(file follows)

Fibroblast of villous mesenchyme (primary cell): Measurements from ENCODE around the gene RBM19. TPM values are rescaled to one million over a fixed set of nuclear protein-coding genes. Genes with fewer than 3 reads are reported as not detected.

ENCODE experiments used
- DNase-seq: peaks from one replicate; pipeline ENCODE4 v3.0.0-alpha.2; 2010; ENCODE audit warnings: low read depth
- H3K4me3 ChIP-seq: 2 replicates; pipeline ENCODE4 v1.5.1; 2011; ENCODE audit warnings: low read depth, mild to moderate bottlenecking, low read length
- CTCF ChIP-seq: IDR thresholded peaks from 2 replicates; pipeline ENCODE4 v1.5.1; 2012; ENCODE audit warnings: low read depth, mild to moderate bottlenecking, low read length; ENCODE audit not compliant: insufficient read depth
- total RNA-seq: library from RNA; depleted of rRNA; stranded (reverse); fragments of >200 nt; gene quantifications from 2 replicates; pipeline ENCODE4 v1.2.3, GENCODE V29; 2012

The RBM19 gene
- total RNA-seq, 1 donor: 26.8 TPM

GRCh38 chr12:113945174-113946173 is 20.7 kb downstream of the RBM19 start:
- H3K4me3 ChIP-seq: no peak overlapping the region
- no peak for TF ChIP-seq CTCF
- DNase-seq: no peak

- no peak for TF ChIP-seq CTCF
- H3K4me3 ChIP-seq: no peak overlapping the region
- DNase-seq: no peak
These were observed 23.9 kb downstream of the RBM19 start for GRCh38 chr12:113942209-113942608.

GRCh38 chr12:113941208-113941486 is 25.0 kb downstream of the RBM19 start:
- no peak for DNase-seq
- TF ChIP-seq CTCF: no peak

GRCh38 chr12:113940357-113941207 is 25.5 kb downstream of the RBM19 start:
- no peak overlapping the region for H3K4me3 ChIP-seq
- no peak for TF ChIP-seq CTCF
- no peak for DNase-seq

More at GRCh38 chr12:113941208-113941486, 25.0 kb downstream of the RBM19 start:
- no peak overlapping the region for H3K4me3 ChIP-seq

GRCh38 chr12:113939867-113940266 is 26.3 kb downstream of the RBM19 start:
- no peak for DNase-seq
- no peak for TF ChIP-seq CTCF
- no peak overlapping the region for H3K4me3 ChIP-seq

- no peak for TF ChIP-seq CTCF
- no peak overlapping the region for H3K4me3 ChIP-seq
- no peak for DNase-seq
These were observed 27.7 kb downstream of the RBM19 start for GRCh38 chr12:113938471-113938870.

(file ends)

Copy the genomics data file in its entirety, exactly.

Fibroblast of villous mesenchyme (primary cell): Measurements from ENCODE around the gene RBM19. TPM values are rescaled to one million over a fixed set of nuclear protein-coding genes. Genes with fewer than 3 reads are reported as not detected.

ENCODE experiments used
- DNase-seq: peaks from one replicate; pipeline ENCODE4 v3.0.0-alpha.2; 2010; ENCODE audit warnings: low read depth
- H3K4me3 ChIP-seq: 2 replicates; pipeline ENCODE4 v1.5.1; 2011; ENCODE audit warnings: low read depth, mild to moderate bottlenecking, low read length
- CTCF ChIP-seq: IDR thresholded peaks from 2 replicates; pipeline ENCODE4 v1.5.1; 2012; ENCODE audit warnings: low read depth, mild to moderate bottlenecking, low read length; ENCODE audit not compliant: insufficient read depth
- total RNA-seq: library from RNA; depleted of rRNA; stranded (reverse); fragments of >200 nt; gene quantifications from 2 replicates; pipeline ENCODE4 v1.2.3, GENCODE V29; 2012

The RBM19 gene
- total RNA-seq, 1 donor: 26.8 TPM

GRCh38 chr12:113945174-113946173 is 20.7 kb downstream of the RBM19 start:
- H3K4me3 ChIP-seq: no peak overlapping the region
- no peak for TF ChIP-seq CTCF
- DNase-seq: no peak

- no peak for TF ChIP-seq CTCF
- H3K4me3 ChIP-seq: no peak overlapping the region
- DNase-seq: no peak
These were observed 23.9 kb downstream of the RBM19 start for GRCh38 chr12:113942209-113942608.

GRCh38 chr12:113941208-113941486 is 25.0 kb downstream of the RBM19 start:
- no peak for DNase-seq
- TF ChIP-seq CTCF: no peak

GRCh38 chr12:113940357-113941207 is 25.5 kb downstream of the RBM19 start:
- no peak overlapping the region for H3K4me3 ChIP-seq
- no peak for TF ChIP-seq CTCF
- no peak for DNase-seq

More at GRCh38 chr12:113941208-113941486, 25.0 kb downstream of the RBM19 start:
- no peak overlapping the region for H3K4me3 ChIP-seq

GRCh38 chr12:113939867-113940266 is 26.3 kb downstream of the RBM19 start:
- no peak for DNase-seq
- no peak for TF ChIP-seq CTCF
- no peak overlapping the region for H3K4me3 ChIP-seq

- no peak for TF ChIP-seq CTCF
- no peak overlapping the region for H3K4me3 ChIP-seq
- no peak for DNase-seq
These were observed 27.7 kb downstream of the RBM19 start for GRCh38 chr12:113938471-113938870.